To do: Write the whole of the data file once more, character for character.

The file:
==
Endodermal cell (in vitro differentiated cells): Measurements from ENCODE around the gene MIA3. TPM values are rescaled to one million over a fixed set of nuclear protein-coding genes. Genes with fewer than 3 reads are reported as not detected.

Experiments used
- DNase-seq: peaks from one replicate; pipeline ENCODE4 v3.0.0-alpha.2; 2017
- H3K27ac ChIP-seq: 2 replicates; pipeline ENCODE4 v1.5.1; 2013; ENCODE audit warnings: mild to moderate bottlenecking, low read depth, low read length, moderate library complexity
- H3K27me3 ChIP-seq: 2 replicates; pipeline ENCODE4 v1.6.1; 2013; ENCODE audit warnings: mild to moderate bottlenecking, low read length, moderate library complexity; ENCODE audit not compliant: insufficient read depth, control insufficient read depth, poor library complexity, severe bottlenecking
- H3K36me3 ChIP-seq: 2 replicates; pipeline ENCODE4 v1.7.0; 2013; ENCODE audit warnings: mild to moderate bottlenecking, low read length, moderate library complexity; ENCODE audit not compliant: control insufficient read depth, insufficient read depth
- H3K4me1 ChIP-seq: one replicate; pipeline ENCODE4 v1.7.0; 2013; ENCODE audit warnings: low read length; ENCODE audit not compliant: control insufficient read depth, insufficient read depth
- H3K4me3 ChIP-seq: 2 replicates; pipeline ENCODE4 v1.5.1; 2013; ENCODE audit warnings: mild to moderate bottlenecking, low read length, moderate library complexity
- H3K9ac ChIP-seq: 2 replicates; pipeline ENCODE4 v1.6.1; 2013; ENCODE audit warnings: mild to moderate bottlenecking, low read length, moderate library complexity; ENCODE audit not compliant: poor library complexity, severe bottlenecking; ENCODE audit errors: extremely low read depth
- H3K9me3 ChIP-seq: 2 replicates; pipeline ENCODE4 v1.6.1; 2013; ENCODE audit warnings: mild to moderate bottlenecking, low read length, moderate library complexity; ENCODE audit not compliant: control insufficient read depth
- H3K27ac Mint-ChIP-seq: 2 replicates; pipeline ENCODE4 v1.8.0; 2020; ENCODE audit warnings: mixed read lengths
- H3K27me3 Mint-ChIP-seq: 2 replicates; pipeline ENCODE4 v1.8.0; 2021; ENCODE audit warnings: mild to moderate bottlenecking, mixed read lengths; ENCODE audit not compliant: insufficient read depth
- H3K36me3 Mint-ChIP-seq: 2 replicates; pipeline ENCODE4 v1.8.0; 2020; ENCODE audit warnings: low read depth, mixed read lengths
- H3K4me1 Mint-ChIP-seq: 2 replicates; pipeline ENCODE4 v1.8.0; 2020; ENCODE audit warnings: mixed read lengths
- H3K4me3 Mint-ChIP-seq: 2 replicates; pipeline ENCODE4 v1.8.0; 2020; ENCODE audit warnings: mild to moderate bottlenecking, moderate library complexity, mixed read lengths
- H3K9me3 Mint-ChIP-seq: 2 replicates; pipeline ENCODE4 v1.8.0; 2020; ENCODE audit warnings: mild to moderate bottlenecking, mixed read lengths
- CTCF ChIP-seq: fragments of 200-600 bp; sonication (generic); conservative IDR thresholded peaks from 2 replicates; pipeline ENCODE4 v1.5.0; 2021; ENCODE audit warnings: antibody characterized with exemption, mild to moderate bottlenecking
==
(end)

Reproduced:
Endodermal cell (in vitro differentiated cells): Measurements from ENCODE around the gene MIA3. TPM values are rescaled to one million over a fixed set of nuclear protein-coding genes. Genes with fewer than 3 reads are reported as not detected.

Experiments used
- DNase-seq: peaks from one replicate; pipeline ENCODE4 v3.0.0-alpha.2; 2017
- H3K27ac ChIP-seq: 2 replicates; pipeline ENCODE4 v1.5.1; 2013; ENCODE audit warnings: mild to moderate bottlenecking, low read depth, low read length, moderate library complexity
- H3K27me3 ChIP-seq: 2 replicates; pipeline ENCODE4 v1.6.1; 2013; ENCODE audit warnings: mild to moderate bottlenecking, low read length, moderate library complexity; ENCODE audit not compliant: insufficient read depth, control insufficient read depth, poor library complexity, severe bottlenecking
- H3K36me3 ChIP-seq: 2 replicates; pipeline ENCODE4 v1.7.0; 2013; ENCODE audit warnings: mild to moderate bottlenecking, low read length, moderate library complexity; ENCODE audit not compliant: control insufficient read depth, insufficient read depth
- H3K4me1 ChIP-seq: one replicate; pipeline ENCODE4 v1.7.0; 2013; ENCODE audit warnings: low read length; ENCODE audit not compliant: control insufficient read depth, insufficient read depth
- H3K4me3 ChIP-seq: 2 replicates; pipeline ENCODE4 v1.5.1; 2013; ENCODE audit warnings: mild to moderate bottlenecking, low read length, moderate library complexity
- H3K9ac ChIP-seq: 2 replicates; pipeline ENCODE4 v1.6.1; 2013; ENCODE audit warnings: mild to moderate bottlenecking, low read length, moderate library complexity; ENCODE audit not compliant: poor library complexity, severe bottlenecking; ENCODE audit errors: extremely low read depth
- H3K9me3 ChIP-seq: 2 replicates; pipeline ENCODE4 v1.6.1; 2013; ENCODE audit warnings: mild to moderate bottlenecking, low read length, moderate library complexity; ENCODE audit not compliant: control insufficient read depth
- H3K27ac Mint-ChIP-seq: 2 replicates; pipeline ENCODE4 v1.8.0; 2020; ENCODE audit warnings: mixed read lengths
- H3K27me3 Mint-ChIP-seq: 2 replicates; pipeline ENCODE4 v1.8.0; 2021; ENCODE audit warnings: mild to moderate bottlenecking, mixed read lengths; ENCODE audit not compliant: insufficient read depth
- H3K36me3 Mint-ChIP-seq: 2 replicates; pipeline ENCODE4 v1.8.0; 2020; ENCODE audit warnings: low read depth, mixed read lengths
- H3K4me1 Mint-ChIP-seq: 2 replicates; pipeline ENCODE4 v1.8.0; 2020; ENCODE audit warnings: mixed read lengths
- H3K4me3 Mint-ChIP-seq: 2 replicates; pipeline ENCODE4 v1.8.0; 2020; ENCODE audit warnings: mild to moderate bottlenecking, moderate library complexity, mixed read lengths
- H3K9me3 Mint-ChIP-seq: 2 replicates; pipeline ENCODE4 v1.8.0; 2020; ENCODE audit warnings: mild to moderate bottlenecking, mixed read lengths
- CTCF ChIP-seq: fragments of 200-600 bp; sonication (generic); conservative IDR thresholded peaks from 2 replicates; pipeline ENCODE4 v1.5.0; 2021; ENCODE audit warnings: antibody characterized with exemption, mild to moderate bottlenecking